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What is the Texas products liability statute of repose?

Bringing a products liability action in the state of Texas is subject to time restrictions. The one that is well-known is the statute of limitations, which requires a plaintiff to initiate a lawsuit within two years of the date on which the injury took place or the date on which the plaintiff discovered the injury if for some reason the injury was not immediately evident at the time that it occurred.

But there is another Texas statute that can also have a bearing on the time within which a person can sue for damages based on products liability: the statute of repose

The effect of a statute of repose is to establish an overall time limit for product liability actions based on a given product. This statute does not use the date of injury or when the plaintiff discovered it, but rather establishes a time restriction on products liability lawsuits so that they must be commenced not later than 15 years after the date on which the named defendant in the lawsuit sold the product.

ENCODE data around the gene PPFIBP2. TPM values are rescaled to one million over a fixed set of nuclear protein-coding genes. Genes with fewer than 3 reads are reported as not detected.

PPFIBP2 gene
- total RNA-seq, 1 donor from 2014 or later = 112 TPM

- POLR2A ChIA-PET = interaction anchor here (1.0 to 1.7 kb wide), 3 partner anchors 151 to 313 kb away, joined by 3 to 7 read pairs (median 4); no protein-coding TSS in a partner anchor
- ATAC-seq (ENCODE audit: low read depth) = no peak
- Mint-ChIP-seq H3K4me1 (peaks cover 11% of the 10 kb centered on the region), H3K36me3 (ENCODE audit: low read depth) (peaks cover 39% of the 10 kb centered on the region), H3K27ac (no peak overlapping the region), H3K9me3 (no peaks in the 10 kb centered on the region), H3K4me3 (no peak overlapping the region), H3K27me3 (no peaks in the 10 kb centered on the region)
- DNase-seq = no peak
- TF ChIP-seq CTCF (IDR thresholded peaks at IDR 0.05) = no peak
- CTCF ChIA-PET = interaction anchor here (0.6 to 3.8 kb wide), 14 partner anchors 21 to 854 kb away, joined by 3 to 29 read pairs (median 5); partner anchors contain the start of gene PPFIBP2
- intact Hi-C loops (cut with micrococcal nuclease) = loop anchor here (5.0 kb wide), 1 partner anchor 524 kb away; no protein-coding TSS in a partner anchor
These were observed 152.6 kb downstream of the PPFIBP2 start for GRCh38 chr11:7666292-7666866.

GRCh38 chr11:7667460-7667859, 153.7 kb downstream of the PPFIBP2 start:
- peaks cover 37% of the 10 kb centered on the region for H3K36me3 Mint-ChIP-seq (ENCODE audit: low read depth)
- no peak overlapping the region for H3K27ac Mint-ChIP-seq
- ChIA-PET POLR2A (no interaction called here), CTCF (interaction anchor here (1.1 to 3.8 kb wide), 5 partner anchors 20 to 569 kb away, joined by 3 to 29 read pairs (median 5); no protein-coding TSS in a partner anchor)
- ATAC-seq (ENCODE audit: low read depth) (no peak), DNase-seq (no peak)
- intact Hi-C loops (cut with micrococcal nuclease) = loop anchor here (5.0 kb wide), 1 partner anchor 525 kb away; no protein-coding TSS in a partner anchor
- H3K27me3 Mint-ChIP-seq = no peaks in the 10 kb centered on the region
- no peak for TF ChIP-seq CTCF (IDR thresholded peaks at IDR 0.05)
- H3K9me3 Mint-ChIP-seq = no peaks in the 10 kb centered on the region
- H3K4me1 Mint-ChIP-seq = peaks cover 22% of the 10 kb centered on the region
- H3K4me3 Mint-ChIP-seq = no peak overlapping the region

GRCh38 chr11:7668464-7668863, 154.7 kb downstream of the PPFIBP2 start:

The statute of repose prevents what could otherwise amount to a form of unlimited liability of the seller or manufacturer defendant by creating a lifespan for the product’s use. The 15-year time limit can be extended in limited situations, including when the defendant has a written warranty on the product stating that its useful life is longer than 15 years, or if the manifestations of the plaintiff's injury do not appear before the end of the 15-year limit.

The interaction between the statute of limitations and the statute of repose can be confusing for anyone not experienced with how Texas products liability law works, and the purpose of this post is only to raise your awareness of the issue. You should not take what is written here as being an exhaustive treatment of the subject, nor as any form of legal advice.

If you have been harmed by what you believe is a defective product, you should consult with a plaintiff’s personal injury attorney who is familiar with Texas law as soon as possible to ensure that your claim is not time-barred under either the statute of limitations or the statute of repose.

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